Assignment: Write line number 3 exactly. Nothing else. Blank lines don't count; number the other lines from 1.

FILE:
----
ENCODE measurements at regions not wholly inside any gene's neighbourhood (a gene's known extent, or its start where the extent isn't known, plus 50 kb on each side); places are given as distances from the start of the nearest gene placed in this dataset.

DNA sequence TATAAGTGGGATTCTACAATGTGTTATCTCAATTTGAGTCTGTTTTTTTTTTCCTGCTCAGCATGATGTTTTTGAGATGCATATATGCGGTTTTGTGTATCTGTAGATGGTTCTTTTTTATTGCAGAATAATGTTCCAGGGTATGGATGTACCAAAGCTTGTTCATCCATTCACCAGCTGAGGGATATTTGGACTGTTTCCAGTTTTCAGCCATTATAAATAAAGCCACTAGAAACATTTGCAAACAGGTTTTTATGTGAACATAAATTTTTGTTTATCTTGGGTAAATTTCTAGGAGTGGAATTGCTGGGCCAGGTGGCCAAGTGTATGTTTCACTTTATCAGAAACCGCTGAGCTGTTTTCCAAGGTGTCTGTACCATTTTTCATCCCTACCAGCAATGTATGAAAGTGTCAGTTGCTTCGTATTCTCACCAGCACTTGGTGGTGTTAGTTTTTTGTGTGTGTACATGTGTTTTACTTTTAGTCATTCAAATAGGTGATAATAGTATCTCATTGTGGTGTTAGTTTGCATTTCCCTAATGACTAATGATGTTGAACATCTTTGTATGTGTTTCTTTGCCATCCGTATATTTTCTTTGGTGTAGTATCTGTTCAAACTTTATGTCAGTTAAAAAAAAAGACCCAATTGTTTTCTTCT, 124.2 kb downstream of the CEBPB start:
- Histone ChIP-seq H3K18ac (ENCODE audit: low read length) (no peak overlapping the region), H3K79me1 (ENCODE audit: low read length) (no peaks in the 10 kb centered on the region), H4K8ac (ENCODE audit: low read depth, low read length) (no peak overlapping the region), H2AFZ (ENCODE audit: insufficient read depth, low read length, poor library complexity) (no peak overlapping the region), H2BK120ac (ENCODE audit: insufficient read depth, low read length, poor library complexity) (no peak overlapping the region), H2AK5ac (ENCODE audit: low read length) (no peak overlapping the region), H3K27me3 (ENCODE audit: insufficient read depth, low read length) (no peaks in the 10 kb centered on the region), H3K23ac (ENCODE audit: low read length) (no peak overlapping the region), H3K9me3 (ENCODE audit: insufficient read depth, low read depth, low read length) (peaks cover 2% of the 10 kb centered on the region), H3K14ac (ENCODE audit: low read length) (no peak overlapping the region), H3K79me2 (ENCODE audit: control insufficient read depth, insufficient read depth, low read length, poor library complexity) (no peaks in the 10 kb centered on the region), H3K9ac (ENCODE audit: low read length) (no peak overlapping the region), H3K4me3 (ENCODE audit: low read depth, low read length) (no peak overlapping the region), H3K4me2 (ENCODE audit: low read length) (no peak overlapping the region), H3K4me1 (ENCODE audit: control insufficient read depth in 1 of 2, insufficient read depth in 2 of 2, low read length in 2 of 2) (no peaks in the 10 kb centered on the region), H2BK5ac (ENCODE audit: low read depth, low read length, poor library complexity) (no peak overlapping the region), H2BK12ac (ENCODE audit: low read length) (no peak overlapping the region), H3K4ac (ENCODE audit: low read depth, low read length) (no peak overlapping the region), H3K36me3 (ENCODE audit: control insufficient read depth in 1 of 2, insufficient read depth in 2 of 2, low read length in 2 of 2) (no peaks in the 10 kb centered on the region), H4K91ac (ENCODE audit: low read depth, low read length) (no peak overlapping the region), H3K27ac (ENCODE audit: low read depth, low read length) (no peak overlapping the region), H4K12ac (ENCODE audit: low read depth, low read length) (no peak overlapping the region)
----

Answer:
- Histone ChIP-seq H3K18ac (ENCODE audit: low read length) (no peak overlapping the region), H3K79me1 (ENCODE audit: low read length) (no peaks in the 10 kb centered on the region), H4K8ac (ENCODE audit: low read depth, low read length) (no peak overlapping the region), H2AFZ (ENCODE audit: insufficient read depth, low read length, poor library complexity) (no peak overlapping the region), H2BK120ac (ENCODE audit: insufficient read depth, low read length, poor library complexity) (no peak overlapping the region), H2AK5ac (ENCODE audit: low read length) (no peak overlapping the region), H3K27me3 (ENCODE audit: insufficient read depth, low read length) (no peaks in the 10 kb centered on the region), H3K23ac (ENCODE audit: low read length) (no peak overlapping the region), H3K9me3 (ENCODE audit: insufficient read depth, low read depth, low read length) (peaks cover 2% of the 10 kb centered on the region), H3K14ac (ENCODE audit: low read length) (no peak overlapping the region), H3K79me2 (ENCODE audit: control insufficient read depth, insufficient read depth, low read length, poor library complexity) (no peaks in the 10 kb centered on the region), H3K9ac (ENCODE audit: low read length) (no peak overlapping the region), H3K4me3 (ENCODE audit: low read depth, low read length) (no peak overlapping the region), H3K4me2 (ENCODE audit: low read length) (no peak overlapping the region), H3K4me1 (ENCODE audit: control insufficient read depth in 1 of 2, insufficient read depth in 2 of 2, low read length in 2 of 2) (no peaks in the 10 kb centered on the region), H2BK5ac (ENCODE audit: low read depth, low read length, poor library complexity) (no peak overlapping the region), H2BK12ac (ENCODE audit: low read length) (no peak overlapping the region), H3K4ac (ENCODE audit: low read depth, low read length) (no peak overlapping the region), H3K36me3 (ENCODE audit: control insufficient read depth in 1 of 2, insufficient read depth in 2 of 2, low read length in 2 of 2) (no peaks in the 10 kb centered on the region), H4K91ac (ENCODE audit: low read depth, low read length) (no peak overlapping the region), H3K27ac (ENCODE audit: low read depth, low read length) (no peak overlapping the region), H4K12ac (ENCODE audit: low read depth, low read length) (no peak overlapping the region)